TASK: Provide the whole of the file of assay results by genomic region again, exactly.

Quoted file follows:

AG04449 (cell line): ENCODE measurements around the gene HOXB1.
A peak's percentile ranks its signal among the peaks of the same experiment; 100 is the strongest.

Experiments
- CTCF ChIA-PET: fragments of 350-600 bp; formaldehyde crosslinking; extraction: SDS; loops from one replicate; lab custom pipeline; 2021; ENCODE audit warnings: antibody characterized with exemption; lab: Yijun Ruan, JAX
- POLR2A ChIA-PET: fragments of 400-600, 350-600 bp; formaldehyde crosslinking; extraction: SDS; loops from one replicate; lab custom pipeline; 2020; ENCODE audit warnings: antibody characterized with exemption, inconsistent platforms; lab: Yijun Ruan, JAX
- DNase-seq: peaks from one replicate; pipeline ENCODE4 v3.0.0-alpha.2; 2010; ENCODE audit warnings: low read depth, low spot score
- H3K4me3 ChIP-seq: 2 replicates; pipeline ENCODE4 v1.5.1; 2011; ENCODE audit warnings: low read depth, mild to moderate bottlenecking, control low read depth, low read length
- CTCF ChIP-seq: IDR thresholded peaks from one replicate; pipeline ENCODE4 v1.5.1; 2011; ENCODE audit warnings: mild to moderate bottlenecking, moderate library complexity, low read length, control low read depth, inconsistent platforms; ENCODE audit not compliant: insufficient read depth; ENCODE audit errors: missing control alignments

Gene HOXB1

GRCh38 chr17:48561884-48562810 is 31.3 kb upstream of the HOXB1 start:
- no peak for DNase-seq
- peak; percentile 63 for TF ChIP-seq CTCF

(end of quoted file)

AG04449 (cell line): ENCODE measurements around the gene HOXB1.
A peak's percentile ranks its signal among the peaks of the same experiment; 100 is the strongest.

Experiments
- CTCF ChIA-PET: fragments of 350-600 bp; formaldehyde crosslinking; extraction: SDS; loops from one replicate; lab custom pipeline; 2021; ENCODE audit warnings: antibody characterized with exemption; lab: Yijun Ruan, JAX
- POLR2A ChIA-PET: fragments of 400-600, 350-600 bp; formaldehyde crosslinking; extraction: SDS; loops from one replicate; lab custom pipeline; 2020; ENCODE audit warnings: antibody characterized with exemption, inconsistent platforms; lab: Yijun Ruan, JAX
- DNase-seq: peaks from one replicate; pipeline ENCODE4 v3.0.0-alpha.2; 2010; ENCODE audit warnings: low read depth, low spot score
- H3K4me3 ChIP-seq: 2 replicates; pipeline ENCODE4 v1.5.1; 2011; ENCODE audit warnings: low read depth, mild to moderate bottlenecking, control low read depth, low read length
- CTCF ChIP-seq: IDR thresholded peaks from one replicate; pipeline ENCODE4 v1.5.1; 2011; ENCODE audit warnings: mild to moderate bottlenecking, moderate library complexity, low read length, control low read depth, inconsistent platforms; ENCODE audit not compliant: insufficient read depth; ENCODE audit errors: missing control alignments

Gene HOXB1

GRCh38 chr17:48561884-48562810 is 31.3 kb upstream of the HOXB1 start:
- no peak for DNase-seq
- peak; percentile 63 for TF ChIP-seq CTCF